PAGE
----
NewsRegionBaltimore City


"Let's go build a city." Jack Young sworn in as Baltimore's 51st Mayor

Posted at 4:08 PM, May 09, 2019
and last updated 2019-05-10 08:26:51-04

BALTIMORE — Longtime public servant Bernard C. Jack Young was sworn into his highest office yet Thursday, as the former City Council President took the oath to become Baltimore’s 51st Mayor.

“To the people of Baltimore, thank you so much for providing me with strength and encouragement,” Young said in his inaugural address. “We’re in this together.”

Nearly every speaker stressed the idea that Baltimore is at a pivotal moment of potential change, dependent upon the work of it’s leaders, the investment of residents of the city and the state, and the cooperation of local and regional partners.

“I’m one that believes in regionalism, and we’re going to make regionalism work,” Young said after thanking the leaders from outside the city who were in attendance at the ceremony in the War Memorial.

“On behalf of the entire state of Maryland, I want to pledge my full and continued support to Mayor Jack Young, to your new City Council President Brandon Scott, and to all the citizens of Baltimore city,” said Governor Larry Hogan, one of the first speakers to take to the podium. “Mayor Young has been a fierce advocate for Baltimore City for more than two decades, and now he’s been asked to take on a new leadership role to guide our state’s biggest and most important city through a difficult chapter.”

“In this time of great need Mayor Young stepped up to lead our great city,” said Senator Ben Cardin (Md.-D). “With him as mayor I am confident that Baltimore is in good hands.”

“It is my goal to support Mayor Young as he handles Baltimore city’s needs,” said newly elected Speaker of the House in Annapolis, Del. Adrienne Jones. “… As he leads Baltimore City back to it’s shining glory and strength of mind and deliberate action. I want Mayor Young and the citizens of Baltimore City to know as speaker I will take a vested interest in Baltimore’s future. A strengthened Baltimore city means a healthier and safer Maryland.”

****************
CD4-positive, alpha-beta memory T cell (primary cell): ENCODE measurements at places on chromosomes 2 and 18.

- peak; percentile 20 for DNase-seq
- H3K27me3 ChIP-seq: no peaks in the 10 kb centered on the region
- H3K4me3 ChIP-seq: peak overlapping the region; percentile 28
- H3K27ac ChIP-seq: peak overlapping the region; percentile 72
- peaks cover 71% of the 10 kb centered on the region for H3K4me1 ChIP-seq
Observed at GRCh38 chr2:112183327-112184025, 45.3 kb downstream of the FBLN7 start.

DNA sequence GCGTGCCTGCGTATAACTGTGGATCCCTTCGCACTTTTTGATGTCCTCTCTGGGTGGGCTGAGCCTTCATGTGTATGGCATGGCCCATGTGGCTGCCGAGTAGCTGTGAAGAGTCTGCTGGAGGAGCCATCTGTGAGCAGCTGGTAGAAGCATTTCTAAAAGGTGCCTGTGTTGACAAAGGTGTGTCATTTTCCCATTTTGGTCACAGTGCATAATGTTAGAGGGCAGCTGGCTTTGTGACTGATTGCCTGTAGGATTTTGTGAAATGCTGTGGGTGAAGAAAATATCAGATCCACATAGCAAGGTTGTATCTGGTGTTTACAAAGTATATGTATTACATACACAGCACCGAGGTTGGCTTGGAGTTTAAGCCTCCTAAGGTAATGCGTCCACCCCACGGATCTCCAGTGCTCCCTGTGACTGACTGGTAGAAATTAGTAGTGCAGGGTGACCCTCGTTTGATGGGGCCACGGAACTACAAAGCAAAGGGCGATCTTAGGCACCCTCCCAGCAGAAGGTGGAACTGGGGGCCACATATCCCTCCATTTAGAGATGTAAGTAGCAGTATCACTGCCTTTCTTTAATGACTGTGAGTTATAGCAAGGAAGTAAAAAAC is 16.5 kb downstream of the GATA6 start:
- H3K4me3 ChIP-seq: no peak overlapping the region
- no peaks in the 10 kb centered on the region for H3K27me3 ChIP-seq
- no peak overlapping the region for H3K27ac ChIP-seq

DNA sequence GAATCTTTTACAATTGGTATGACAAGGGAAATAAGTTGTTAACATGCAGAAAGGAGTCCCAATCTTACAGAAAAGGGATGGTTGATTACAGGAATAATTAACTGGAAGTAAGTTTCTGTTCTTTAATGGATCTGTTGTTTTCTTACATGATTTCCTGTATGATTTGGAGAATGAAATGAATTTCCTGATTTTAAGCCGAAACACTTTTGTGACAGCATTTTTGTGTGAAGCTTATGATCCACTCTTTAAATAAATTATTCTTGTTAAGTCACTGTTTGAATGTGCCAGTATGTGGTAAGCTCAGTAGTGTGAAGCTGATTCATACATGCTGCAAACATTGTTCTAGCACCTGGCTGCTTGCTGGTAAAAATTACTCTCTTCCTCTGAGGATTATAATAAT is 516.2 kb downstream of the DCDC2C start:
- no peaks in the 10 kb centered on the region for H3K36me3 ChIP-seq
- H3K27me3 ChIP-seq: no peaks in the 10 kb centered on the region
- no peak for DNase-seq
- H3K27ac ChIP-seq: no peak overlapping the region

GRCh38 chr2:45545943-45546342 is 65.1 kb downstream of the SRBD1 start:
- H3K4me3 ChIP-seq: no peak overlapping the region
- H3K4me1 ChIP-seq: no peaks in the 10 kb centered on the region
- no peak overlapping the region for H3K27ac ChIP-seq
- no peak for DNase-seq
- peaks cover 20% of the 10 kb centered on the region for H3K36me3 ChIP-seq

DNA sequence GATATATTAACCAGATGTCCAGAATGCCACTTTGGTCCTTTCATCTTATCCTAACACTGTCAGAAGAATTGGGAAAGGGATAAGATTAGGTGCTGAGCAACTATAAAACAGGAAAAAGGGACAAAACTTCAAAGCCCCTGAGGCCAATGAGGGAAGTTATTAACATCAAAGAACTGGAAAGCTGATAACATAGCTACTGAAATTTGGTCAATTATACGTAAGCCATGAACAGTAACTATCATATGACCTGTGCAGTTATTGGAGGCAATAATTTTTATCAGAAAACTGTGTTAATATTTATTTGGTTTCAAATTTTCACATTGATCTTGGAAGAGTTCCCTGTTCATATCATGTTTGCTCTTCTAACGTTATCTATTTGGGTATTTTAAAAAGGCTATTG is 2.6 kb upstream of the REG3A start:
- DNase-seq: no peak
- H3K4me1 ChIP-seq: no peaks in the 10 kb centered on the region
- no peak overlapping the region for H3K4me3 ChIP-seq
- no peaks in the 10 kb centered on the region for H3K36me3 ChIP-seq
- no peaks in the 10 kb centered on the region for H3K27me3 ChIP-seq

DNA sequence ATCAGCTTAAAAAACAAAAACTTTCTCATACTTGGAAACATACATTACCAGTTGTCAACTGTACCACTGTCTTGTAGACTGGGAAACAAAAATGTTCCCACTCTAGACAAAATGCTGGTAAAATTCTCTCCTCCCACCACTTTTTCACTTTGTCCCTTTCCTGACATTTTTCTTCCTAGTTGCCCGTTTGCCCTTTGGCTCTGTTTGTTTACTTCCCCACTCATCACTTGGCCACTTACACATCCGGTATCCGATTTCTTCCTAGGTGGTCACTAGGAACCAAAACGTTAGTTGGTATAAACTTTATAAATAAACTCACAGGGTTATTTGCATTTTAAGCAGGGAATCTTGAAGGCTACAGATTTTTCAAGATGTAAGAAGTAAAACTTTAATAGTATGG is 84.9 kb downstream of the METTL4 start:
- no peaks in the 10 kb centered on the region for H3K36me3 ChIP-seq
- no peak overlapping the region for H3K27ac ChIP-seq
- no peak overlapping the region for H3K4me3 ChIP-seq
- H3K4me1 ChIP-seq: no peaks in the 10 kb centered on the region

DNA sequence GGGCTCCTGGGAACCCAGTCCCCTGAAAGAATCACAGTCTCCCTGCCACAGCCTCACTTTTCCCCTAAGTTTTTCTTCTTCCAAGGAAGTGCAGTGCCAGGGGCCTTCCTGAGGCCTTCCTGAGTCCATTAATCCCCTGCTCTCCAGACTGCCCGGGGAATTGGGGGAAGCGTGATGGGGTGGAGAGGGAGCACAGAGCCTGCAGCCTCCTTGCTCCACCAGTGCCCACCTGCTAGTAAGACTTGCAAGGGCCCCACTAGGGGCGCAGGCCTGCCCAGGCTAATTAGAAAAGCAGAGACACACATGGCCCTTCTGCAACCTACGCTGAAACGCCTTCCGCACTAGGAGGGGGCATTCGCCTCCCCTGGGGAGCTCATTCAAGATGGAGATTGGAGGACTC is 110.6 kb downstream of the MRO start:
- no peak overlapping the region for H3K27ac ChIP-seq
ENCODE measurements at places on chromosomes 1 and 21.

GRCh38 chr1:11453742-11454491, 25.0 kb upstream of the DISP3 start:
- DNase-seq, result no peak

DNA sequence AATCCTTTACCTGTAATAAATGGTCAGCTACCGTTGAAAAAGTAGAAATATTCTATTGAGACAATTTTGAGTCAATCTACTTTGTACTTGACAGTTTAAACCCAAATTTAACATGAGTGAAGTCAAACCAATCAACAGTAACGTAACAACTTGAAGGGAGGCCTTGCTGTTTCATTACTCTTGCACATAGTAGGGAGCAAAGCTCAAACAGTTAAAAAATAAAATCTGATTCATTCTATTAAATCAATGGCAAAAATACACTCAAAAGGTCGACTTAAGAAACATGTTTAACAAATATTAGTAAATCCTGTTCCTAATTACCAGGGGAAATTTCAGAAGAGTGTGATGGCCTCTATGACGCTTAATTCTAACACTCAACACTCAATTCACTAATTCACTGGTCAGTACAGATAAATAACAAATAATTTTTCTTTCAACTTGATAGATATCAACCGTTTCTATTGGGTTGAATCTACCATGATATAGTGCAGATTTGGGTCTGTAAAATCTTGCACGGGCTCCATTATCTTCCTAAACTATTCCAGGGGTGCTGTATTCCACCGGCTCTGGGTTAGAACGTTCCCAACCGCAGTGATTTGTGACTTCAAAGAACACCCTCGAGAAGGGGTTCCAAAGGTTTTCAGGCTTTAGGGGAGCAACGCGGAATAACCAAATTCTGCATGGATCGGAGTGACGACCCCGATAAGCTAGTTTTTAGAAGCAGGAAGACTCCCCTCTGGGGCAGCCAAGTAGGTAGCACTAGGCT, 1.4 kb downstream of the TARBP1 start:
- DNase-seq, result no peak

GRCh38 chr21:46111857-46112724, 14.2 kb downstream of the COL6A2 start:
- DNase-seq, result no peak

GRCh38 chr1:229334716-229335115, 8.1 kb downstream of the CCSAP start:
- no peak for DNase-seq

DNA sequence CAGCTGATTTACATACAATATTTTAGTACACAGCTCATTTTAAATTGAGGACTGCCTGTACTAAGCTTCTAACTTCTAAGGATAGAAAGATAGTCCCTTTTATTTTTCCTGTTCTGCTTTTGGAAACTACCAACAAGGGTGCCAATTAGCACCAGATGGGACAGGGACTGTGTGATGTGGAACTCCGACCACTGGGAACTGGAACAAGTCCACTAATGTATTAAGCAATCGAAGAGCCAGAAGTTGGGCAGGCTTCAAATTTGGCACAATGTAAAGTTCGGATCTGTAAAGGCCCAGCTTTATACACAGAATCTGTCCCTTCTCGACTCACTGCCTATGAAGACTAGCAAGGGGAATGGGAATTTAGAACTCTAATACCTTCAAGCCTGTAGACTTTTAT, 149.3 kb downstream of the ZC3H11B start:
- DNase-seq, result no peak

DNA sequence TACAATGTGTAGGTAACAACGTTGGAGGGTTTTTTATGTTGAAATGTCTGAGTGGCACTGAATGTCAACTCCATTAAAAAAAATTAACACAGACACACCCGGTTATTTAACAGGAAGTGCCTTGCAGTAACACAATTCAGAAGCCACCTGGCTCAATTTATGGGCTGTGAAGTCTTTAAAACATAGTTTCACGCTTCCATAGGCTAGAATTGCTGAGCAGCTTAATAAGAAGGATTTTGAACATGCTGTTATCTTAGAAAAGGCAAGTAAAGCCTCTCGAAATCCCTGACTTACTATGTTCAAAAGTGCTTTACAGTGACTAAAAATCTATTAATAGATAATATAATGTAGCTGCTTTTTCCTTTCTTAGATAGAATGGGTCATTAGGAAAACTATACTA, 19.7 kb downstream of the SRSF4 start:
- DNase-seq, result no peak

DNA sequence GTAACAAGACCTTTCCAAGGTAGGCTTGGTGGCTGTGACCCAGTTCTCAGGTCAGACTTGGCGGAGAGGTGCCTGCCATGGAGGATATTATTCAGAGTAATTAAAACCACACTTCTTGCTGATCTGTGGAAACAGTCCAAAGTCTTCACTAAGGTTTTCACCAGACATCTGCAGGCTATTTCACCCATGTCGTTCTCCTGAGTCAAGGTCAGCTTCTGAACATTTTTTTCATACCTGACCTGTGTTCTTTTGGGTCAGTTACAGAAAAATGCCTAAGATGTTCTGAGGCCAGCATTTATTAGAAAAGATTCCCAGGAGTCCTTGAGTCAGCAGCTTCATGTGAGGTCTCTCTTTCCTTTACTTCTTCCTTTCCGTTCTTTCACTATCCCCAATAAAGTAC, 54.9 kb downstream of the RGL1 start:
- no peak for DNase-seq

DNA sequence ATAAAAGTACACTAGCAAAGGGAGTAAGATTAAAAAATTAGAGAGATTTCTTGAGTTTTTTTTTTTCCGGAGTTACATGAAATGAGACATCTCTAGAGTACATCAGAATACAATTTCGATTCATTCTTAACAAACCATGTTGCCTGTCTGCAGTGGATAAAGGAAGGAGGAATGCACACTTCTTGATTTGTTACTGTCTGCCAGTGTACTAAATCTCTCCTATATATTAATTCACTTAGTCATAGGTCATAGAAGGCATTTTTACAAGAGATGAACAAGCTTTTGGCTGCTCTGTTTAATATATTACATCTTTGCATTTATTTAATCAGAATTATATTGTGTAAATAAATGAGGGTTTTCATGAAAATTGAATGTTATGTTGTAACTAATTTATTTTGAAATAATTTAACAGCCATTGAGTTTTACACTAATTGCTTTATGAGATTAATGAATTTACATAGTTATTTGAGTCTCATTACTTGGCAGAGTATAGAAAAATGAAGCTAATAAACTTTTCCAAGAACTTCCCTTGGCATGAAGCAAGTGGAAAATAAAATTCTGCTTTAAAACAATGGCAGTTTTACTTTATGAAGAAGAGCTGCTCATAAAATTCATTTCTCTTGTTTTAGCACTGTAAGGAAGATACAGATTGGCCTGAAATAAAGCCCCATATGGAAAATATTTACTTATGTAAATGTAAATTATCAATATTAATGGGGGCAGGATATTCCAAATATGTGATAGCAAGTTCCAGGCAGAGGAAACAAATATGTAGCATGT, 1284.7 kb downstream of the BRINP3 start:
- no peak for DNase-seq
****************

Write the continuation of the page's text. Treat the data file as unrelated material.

Young’s deep roots in the city were frequently evoked to bolster his history with and commitment to Baltimore. The “middle child” of 10 growing up in East Baltimore, Young slowly and diligently climbed the rungs of the city’s political ladder, serving more than two decades on the City Council as both a Councilman and from 2010 to 2019 as the local legislative body’s President.

“It’s a moment I’m sure she never dreamt of when I was a young child running around our East Baltimore neighborhood,” Young said of his mother watching him being sworn in, signing the oath, and officially becoming Mayor. After acknowledging his family and many notable figures in the audience, Young had to pause as he fought back tears and collected himself, before returning to a message he has touted often as he assumed the office in an acting role. “I don’t have too much time to stand here and deliver this long winded speech. While we’ve had trying times lately, I’m hopeful we will prevail.”

He implored citizens to show their well known resolve and dedication to the city, saying Baltimore is at a unique time, looking to emerge from a particularly rough stretch of record crime, distrust in institutions, and new leadership.

“The most important people here today are you,” Young said to the crowd that frequently broke to applaud the new mayor and other speakers. “I can’t do this journey alone.”

Young closed his remarks with a rallying cry echoing the business-like quips he often utters when speaking of tackling the city’s business.

“Alright,” Young concluded, “let’s go out and build a city.”